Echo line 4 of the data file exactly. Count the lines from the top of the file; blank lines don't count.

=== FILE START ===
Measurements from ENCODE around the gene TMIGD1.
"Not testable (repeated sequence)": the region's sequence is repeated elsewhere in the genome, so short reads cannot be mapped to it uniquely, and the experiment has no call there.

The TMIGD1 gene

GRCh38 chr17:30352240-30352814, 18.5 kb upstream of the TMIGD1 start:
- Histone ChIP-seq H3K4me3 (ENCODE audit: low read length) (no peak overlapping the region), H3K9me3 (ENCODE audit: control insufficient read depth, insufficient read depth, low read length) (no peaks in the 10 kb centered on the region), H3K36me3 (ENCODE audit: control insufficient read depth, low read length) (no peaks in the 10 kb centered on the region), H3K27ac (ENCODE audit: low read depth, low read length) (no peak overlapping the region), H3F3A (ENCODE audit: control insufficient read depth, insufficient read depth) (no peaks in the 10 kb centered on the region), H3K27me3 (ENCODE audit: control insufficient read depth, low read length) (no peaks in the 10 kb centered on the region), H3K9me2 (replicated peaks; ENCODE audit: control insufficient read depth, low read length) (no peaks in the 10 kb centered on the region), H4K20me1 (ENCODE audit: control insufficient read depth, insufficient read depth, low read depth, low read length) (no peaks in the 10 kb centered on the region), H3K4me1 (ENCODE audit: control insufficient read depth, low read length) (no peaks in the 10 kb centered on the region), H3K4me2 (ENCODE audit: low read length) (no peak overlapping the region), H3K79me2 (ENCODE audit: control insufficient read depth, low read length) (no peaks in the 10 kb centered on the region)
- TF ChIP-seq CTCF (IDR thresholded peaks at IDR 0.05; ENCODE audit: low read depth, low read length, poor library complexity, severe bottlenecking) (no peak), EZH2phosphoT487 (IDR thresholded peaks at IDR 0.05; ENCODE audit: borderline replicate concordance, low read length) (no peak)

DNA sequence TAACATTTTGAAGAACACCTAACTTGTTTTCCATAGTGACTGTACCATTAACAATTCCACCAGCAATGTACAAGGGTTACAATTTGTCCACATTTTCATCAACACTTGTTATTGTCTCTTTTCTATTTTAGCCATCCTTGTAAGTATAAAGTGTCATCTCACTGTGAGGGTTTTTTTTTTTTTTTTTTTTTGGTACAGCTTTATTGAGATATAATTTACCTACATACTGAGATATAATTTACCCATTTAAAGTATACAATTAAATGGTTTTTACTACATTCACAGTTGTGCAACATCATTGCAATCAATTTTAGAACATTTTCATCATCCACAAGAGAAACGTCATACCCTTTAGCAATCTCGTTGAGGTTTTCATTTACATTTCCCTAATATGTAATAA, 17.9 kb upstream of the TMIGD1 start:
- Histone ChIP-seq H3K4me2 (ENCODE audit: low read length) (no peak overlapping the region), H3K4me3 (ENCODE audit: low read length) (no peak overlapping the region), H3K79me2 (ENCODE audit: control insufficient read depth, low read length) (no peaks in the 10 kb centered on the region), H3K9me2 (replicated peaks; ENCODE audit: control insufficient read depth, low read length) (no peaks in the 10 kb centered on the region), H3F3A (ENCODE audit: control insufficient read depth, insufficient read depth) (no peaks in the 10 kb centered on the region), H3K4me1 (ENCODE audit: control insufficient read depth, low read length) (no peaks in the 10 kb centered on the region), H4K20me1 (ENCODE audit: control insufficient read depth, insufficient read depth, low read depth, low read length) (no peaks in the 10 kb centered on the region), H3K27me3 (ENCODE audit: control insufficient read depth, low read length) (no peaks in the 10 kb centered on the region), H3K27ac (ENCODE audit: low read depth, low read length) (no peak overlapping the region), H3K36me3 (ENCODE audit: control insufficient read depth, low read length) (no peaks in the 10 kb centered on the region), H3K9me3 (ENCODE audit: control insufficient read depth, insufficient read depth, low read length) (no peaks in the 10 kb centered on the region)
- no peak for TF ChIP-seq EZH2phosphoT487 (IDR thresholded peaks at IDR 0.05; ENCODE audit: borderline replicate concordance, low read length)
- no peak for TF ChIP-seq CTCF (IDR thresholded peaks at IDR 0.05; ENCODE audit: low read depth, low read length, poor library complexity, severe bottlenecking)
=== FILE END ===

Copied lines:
GRCh38 chr17:30352240-30352814, 18.5 kb upstream of the TMIGD1 start: